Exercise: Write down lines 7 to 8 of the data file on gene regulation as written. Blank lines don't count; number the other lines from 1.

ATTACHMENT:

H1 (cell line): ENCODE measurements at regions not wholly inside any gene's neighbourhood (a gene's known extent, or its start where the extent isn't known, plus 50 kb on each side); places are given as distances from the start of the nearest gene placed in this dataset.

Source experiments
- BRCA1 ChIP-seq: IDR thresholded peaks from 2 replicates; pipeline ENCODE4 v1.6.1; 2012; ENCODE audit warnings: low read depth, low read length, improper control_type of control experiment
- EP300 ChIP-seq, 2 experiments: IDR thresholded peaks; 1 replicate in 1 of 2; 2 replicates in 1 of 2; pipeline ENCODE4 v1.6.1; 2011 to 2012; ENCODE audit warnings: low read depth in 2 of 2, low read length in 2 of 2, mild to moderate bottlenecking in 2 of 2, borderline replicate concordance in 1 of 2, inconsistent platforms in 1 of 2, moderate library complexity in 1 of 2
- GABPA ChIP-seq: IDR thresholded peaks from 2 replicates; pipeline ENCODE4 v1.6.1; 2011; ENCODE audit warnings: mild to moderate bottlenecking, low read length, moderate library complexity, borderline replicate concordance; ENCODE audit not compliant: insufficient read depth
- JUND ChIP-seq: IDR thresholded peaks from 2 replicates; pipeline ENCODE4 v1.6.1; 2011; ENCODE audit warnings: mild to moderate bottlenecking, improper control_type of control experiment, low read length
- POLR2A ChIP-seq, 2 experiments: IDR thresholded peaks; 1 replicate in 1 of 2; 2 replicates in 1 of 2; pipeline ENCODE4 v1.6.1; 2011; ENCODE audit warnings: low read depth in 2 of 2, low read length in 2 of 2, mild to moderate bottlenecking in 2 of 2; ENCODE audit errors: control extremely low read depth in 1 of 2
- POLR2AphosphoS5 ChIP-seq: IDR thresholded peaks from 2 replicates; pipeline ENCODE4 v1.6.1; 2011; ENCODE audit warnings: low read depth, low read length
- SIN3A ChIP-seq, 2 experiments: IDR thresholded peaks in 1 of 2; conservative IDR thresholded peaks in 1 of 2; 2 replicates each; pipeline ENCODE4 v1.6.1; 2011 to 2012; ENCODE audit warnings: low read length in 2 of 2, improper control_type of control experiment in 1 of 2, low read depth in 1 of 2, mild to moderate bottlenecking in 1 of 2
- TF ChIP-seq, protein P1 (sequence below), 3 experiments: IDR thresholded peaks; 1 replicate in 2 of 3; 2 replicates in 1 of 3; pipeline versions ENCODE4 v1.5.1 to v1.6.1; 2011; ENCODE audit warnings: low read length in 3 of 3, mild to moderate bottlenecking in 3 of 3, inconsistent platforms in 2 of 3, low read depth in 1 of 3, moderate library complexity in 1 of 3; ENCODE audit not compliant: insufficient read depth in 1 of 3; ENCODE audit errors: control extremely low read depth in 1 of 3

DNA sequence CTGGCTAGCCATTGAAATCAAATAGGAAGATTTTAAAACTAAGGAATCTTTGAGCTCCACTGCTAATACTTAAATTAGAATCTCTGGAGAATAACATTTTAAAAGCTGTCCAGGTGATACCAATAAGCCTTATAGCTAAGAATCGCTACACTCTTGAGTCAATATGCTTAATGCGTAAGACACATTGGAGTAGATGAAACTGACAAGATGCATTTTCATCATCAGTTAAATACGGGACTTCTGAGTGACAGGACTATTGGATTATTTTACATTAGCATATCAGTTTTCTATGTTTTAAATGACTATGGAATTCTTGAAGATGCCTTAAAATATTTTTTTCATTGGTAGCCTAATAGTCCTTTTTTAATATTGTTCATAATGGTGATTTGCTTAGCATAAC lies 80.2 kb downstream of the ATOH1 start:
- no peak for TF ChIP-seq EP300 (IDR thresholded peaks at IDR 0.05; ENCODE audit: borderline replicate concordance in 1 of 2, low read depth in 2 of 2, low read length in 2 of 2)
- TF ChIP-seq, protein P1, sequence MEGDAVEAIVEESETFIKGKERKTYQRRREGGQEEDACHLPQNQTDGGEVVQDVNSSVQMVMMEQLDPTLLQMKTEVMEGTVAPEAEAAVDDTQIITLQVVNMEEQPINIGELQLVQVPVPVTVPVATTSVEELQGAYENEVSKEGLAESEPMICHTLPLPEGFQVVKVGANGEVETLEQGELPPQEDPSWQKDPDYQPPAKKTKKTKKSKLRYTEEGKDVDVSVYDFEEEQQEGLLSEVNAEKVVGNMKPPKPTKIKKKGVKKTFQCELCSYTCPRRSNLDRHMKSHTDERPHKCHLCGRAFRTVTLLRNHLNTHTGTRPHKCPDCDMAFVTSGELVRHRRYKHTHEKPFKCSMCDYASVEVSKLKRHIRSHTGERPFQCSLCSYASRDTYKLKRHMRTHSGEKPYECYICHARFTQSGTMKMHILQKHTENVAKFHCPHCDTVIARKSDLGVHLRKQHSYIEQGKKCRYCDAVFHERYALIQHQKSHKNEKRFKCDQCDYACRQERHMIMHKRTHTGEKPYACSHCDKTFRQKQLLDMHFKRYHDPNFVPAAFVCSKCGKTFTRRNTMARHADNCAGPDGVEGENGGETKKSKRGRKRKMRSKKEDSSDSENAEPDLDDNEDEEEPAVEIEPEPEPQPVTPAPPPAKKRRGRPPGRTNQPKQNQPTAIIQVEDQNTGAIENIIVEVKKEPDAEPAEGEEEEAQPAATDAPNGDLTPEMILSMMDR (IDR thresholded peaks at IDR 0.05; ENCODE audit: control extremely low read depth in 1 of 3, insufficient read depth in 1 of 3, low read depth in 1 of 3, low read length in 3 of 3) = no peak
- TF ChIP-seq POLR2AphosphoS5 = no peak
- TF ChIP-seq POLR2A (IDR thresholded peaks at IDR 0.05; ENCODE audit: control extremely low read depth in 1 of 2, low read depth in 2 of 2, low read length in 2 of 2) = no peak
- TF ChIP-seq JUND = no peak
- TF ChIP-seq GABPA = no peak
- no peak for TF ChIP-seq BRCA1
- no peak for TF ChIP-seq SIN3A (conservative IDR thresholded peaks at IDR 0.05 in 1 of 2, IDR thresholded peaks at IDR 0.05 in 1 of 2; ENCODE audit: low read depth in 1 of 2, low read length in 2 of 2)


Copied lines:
- POLR2A ChIP-seq, 2 experiments: IDR thresholded peaks; 1 replicate in 1 of 2; 2 replicates in 1 of 2; pipeline ENCODE4 v1.6.1; 2011; ENCODE audit warnings: low read depth in 2 of 2, low read length in 2 of 2, mild to moderate bottlenecking in 2 of 2; ENCODE audit errors: control extremely low read depth in 1 of 2
- POLR2AphosphoS5 ChIP-seq: IDR thresholded peaks from 2 replicates; pipeline ENCODE4 v1.6.1; 2011; ENCODE audit warnings: low read depth, low read length